The delegates, however, did create more effective organizational tools for the legislature. The General Assembly was provided with biennial sessions with sixty-one days of legislative time, and a two-year term for representatives and a four-year term for senators were also established. Furthermore, the House and Senate were limited to only 100 and 50 members, respectively. These same provisions continue today, with the notable exception that the General Assembly now meets every year. The delegates also made some social progress, instituting a stronger push for public schools and easier access to citizenship for immigrants.[3] Yet, there was one particular provision of the new state constitution that created widespread animosity up through the Civil War.

Indiana and Race: The Antebellum Years

When the state constitution was ratified by the public in February 1851, it institutionalized its own version of racism. Article 13 stated that, “No negro or mulatto shall come into or settle in the State, after the adoption of this Constitution.”[4] Even though Indiana was a Free State, a strong antagonism towards African-Americans lingered. As historian David G. Vanderstel noted, Article 13, “demonstrated the strength of the exclusion and colonization movements, which sought to remove blacks to Africa.”[5] Voting rights for the already 11,000 African-American citizens was also prohibited by the 1851 constitution, and African-American marriages were also left unrecognized.[6] Many of these egregious policies were slowly reversed after the Civil War, but discrimination and legal obfuscations continued well into the mid twentieth century.

Indiana and the Civil War

The Civil War permanently altered the course of the United States, and Indiana’s unique role in the conflict underscored these drastic changes. Indiana ranked second among the Union in the amount of troops, just over 197,000, and suffered over 25,000 casualties.[7] While personal sacrifices occurred on the battlefield, an internal civil war erupted between the Governor and the Indiana General Assembly. The eye of this political hurricane was Governor Oliver P. Morton, often cited as Indiana’s most influential Governor. Elected as Lieutenant Governor under Henry Smith Lane, Morton assumed the Governorship after Lane went the U.S. Senate.[8] From 1861 to 1867, Morton made his presence felt throughout the state, often in controversial ways.

Morton’s leadership exacerbated the political divisions within the Indiana General Assembly. Some Democratic legislators scrambled to remain relevant, supporting the aims of the Union but not the executive power grabs of Morton or President Lincoln. Others were fierce “Peace Democrats,” which the Morton administration targeted as “Copperheads” and “traitors.”[9] The same divide pervaded the Republicans as well, but their leadership often bowed to Morton’s forceful demands. But by 1862, the barrage of military failures and Lincoln’s Emancipation Proclamation had angered the Indiana public enough to ensure a Democratic sweep in the mid-term elections.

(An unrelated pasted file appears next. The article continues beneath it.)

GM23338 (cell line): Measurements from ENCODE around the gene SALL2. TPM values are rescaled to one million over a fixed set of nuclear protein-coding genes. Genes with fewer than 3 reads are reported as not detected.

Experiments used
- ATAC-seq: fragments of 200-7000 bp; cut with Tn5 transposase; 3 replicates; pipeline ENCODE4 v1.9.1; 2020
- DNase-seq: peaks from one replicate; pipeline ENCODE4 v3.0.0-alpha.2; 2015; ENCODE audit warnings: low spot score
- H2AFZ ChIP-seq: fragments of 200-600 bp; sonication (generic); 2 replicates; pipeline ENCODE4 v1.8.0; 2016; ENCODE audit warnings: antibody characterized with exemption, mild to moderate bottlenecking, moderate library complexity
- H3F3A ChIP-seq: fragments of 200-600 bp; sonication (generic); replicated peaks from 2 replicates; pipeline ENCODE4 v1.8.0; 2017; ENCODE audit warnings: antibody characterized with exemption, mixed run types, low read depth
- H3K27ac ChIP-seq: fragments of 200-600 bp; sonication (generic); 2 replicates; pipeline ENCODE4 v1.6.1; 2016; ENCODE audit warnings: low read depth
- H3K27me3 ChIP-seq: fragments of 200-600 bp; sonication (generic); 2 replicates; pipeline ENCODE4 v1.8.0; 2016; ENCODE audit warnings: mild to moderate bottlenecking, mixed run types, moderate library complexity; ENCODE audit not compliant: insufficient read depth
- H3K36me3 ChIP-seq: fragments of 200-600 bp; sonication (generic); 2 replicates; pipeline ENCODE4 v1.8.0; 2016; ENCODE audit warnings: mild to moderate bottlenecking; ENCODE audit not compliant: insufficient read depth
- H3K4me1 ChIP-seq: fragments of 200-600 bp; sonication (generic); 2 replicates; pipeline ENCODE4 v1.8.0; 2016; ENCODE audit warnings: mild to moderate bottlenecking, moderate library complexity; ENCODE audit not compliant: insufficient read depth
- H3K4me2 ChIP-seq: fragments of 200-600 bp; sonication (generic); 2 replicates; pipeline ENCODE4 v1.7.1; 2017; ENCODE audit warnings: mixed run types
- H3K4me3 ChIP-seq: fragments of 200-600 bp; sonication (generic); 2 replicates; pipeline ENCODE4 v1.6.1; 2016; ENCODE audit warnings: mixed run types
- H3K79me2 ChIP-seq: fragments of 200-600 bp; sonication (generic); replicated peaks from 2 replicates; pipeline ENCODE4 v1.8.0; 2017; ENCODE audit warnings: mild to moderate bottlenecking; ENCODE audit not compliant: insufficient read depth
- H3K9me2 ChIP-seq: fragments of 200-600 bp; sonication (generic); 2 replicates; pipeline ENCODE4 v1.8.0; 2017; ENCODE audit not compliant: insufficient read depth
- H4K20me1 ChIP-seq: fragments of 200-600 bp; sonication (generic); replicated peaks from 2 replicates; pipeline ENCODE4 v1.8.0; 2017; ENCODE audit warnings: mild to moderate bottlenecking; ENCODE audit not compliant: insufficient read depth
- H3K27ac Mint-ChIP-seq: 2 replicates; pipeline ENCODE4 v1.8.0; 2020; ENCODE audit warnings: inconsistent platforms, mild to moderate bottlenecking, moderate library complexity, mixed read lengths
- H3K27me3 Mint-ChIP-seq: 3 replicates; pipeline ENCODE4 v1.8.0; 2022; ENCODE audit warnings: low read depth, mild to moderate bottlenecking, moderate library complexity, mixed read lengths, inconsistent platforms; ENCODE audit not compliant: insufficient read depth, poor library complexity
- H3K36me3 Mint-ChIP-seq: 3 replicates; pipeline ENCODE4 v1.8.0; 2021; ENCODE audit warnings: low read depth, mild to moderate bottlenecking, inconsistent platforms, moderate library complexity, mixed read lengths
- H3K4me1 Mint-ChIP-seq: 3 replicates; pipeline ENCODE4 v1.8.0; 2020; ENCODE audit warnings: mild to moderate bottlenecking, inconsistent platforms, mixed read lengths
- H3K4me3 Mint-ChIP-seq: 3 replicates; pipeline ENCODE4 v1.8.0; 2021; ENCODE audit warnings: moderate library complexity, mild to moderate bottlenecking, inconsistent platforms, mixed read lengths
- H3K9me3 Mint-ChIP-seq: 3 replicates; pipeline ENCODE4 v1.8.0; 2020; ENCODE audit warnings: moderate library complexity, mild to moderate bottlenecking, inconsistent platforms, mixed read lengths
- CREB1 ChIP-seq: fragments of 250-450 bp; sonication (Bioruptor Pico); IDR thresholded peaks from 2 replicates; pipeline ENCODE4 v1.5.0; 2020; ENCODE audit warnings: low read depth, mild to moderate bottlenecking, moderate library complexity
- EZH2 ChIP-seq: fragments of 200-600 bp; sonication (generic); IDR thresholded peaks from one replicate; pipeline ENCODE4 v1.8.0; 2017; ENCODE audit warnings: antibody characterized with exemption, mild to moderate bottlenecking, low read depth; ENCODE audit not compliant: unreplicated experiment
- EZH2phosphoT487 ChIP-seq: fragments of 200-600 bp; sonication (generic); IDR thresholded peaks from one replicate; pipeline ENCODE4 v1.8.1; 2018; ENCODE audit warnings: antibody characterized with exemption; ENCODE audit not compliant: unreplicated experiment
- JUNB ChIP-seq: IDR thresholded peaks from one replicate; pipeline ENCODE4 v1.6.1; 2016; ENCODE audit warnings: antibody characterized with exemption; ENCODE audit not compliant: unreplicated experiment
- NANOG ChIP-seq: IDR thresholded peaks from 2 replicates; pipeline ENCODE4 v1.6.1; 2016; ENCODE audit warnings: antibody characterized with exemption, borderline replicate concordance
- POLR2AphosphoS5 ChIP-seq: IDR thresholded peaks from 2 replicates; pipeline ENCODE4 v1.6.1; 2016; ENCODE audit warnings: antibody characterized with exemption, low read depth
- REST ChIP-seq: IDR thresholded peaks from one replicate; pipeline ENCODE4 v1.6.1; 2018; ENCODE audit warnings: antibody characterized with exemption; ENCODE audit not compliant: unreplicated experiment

Once the Democrats had control of the state’s legislature and finances, the legislative progress of Indiana stagnated for over two years. When the General Assembly tried to pass a law that truncated the Governor’s war-time powers, the Republicans, “bolted, fleeing Indianapolis in order not to be forced to provide a legislative quorum.”[10] The finances of the state become so dire that Governor Morton, along with a consortium of bankers united by fellow Hoosier James Lanier, financed the state government by fiat, without legislative approval. At one point, Morton doled out funds from a safe in his office, virtually circumventing the General Assembly.[11] By 1864, Morton was essentially a dictator, but the cause of the Union, at least in his perspective, was larger than the need of constant legislative approval. The Indiana public largely agreed. The 1864 elections swept a wave of Republicans into the legislature, reelected Morton, and helped calm some of the storm that was Indiana’s government.

Once the war was over, Morton finished out his term and became a United States Senator. The Indiana General Assembly, by 1869, was flooded with Radical Republicans, ensuring that at least some of Reconstruction’s policies were carried out. Nonetheless, the Civil War divided the Hoosier state in ways not felt since, and Morton’s tempestuous relationship with the General Assembly certainly motivated those divisions.

Notable Legislators

  • Horace Heffren